Owner: Summit Associates II, LLC
Assessed value: $334,700
Owner says: Wants to demolish it for a surface parking lot
Vibrant cities exhibit buildings with varied degrees of refinement, from grand monuments to simple background structures. However, buildings can be attractive and notable, even if they do not rise to landmark status. The memory of an agreeable, unassuming building may still be found in this background structure. Its modest, unaffected brick mass features pleasant proportions and minimal, but attractive details, particularly at the cornice. However, at some point in the building’s life, it was left in the care of someone who was altogether too fond of round top windows. Although the window arches echo the building’s main entrances, they draw attention away from and diminish these special entry details, while clumsily closing off the street level storefronts. Left in place, its minor aesthetic shortcomings might be addressed and corrected.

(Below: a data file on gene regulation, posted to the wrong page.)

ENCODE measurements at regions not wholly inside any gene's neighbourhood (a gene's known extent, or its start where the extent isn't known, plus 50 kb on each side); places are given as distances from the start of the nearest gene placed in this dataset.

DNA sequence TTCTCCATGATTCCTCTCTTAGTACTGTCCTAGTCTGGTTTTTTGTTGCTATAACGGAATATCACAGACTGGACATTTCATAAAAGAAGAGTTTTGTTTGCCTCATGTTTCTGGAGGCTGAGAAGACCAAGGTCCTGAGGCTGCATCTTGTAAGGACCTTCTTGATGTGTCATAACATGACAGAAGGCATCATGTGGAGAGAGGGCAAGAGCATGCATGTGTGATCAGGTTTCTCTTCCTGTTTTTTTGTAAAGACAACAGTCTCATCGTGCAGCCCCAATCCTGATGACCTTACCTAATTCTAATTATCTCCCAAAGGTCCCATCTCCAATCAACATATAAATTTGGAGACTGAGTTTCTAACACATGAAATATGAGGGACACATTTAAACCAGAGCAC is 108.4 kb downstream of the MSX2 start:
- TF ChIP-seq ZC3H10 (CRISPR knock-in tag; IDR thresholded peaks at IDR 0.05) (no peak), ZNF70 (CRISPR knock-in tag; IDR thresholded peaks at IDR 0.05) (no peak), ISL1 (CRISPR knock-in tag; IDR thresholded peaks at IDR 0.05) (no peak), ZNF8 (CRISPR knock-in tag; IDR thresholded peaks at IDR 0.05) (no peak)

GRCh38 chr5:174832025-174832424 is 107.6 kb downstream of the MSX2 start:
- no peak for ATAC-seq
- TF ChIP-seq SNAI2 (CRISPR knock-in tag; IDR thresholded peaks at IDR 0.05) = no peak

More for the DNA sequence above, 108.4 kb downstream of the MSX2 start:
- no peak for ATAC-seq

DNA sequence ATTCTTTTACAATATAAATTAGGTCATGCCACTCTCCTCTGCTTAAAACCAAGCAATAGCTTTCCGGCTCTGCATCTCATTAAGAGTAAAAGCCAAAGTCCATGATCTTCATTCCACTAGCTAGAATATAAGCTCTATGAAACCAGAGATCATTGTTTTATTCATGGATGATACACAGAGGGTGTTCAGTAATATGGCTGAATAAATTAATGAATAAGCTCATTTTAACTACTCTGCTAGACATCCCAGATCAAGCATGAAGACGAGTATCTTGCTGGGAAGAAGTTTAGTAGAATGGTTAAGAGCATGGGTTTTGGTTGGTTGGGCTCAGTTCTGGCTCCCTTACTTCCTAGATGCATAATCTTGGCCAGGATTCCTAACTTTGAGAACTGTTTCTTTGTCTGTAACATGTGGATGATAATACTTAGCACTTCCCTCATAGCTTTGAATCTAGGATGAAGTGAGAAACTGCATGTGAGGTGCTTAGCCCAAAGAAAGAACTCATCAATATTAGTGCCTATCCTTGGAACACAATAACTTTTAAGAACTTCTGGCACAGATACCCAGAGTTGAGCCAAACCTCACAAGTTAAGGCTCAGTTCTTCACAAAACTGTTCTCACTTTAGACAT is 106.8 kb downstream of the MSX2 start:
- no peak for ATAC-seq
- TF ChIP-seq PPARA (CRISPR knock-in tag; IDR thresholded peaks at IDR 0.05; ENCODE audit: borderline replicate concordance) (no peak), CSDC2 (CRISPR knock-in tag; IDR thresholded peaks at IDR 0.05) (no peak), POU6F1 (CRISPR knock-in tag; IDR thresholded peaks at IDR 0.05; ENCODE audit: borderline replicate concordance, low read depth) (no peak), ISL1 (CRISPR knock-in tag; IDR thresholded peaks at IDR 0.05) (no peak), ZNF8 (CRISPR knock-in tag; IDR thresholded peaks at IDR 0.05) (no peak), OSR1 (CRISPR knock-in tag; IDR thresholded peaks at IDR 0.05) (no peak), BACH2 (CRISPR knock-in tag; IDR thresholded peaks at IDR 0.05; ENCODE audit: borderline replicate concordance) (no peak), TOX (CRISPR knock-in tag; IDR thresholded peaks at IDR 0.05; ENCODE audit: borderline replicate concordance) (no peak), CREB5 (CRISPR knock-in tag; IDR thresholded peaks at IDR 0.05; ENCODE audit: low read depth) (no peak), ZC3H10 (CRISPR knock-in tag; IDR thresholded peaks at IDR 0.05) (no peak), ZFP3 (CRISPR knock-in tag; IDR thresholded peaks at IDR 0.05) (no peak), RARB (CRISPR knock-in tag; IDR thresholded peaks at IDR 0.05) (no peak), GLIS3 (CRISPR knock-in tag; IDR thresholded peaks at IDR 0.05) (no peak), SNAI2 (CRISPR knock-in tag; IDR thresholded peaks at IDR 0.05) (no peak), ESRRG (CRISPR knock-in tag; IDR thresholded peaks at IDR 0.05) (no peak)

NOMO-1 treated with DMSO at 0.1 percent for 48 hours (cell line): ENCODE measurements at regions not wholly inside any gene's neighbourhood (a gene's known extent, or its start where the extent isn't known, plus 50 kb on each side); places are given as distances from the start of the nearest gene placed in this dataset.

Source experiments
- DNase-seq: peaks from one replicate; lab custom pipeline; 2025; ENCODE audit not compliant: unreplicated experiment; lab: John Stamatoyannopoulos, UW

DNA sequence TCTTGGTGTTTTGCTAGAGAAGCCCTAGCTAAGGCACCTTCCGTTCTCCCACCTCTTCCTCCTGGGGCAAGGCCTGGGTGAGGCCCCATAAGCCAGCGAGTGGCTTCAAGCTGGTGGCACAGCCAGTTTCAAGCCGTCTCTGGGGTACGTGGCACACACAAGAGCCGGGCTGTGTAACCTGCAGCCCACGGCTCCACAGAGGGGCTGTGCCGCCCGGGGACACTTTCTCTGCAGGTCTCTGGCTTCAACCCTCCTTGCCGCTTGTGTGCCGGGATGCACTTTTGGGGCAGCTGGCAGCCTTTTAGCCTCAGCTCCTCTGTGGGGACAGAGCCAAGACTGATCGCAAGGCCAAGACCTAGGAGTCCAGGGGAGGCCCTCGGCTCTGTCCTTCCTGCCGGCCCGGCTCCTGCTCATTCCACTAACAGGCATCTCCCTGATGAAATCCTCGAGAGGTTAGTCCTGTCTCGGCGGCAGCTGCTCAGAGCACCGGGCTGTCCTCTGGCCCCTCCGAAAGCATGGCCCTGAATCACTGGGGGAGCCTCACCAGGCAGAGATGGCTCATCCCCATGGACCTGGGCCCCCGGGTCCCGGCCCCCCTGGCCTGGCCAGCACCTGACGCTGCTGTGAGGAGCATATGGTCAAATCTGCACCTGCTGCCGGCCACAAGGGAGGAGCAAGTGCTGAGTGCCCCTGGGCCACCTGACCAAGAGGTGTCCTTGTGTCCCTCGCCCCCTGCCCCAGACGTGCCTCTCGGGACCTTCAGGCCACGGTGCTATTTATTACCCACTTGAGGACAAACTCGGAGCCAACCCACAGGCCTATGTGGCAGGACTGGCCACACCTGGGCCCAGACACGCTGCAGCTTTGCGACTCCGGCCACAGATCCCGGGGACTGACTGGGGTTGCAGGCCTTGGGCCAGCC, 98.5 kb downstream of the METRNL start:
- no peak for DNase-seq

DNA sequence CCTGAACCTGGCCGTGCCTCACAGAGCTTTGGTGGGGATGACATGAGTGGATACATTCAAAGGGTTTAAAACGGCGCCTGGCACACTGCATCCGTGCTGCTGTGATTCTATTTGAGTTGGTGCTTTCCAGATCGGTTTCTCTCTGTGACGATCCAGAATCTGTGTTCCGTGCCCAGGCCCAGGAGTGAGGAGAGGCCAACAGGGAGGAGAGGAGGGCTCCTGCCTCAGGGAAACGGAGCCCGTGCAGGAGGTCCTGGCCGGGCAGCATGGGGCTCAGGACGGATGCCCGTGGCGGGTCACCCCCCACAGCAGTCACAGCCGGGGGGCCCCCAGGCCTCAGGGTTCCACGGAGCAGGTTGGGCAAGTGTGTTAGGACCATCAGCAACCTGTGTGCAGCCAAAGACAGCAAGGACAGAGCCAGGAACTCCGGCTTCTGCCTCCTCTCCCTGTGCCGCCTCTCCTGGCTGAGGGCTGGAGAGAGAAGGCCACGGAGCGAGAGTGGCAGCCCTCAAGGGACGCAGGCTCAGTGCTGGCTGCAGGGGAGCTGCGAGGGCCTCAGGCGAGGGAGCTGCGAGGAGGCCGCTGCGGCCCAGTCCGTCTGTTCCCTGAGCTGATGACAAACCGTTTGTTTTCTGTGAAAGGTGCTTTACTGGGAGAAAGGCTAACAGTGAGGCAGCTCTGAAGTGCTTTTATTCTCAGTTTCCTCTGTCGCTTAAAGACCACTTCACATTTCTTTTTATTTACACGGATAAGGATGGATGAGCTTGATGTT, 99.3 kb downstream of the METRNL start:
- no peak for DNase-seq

— Daniel E. Bollman, AIA
But that’s not what the building owners have planned. On Feb. 24, Jason and Ryan Granger — sons of developer Gary Granger — presented a plan to the City Council that includes demolishing the 76-yearold building for … wait for it … a surface parking lot. While the Grangers can demolish the building if they choose, they need a special land use permit from the city for the surface lot. They told the Council it’s been vacant for 30 years. The short-term goal is to “clean the site,” while ultimately marketing the parcel for future development. Granger Group owns the adjacent surface lot at Grand and Michigan avenues.
The Council was scheduled to vote on the SLU at Monday’s meeting, but it was removed from the agenda after the Grangers asked to revisit the plan, Council President A’Lynne Boles said Monday.
However, the Grangers might have avoided a foregone conclusion. The city’s Planning Board recommended denying the SLU because a surface lot “is not compatible with the essential character of the surrounding area,” among other contributing factors. The Council resolution agrees with the Planning Board’s determination. The Downtown Neighborhood Association is also against more surface parking downtown.
— Andy Balaskovitz
“Eyesore of the Week” is our look at some of the seedier properties in Lansing. It rotates each week with Eye Candy of the Week. If you have a suggestion, please e-mail firstname.lastname@example.org or call Andy Balaskovitz at 999-5064.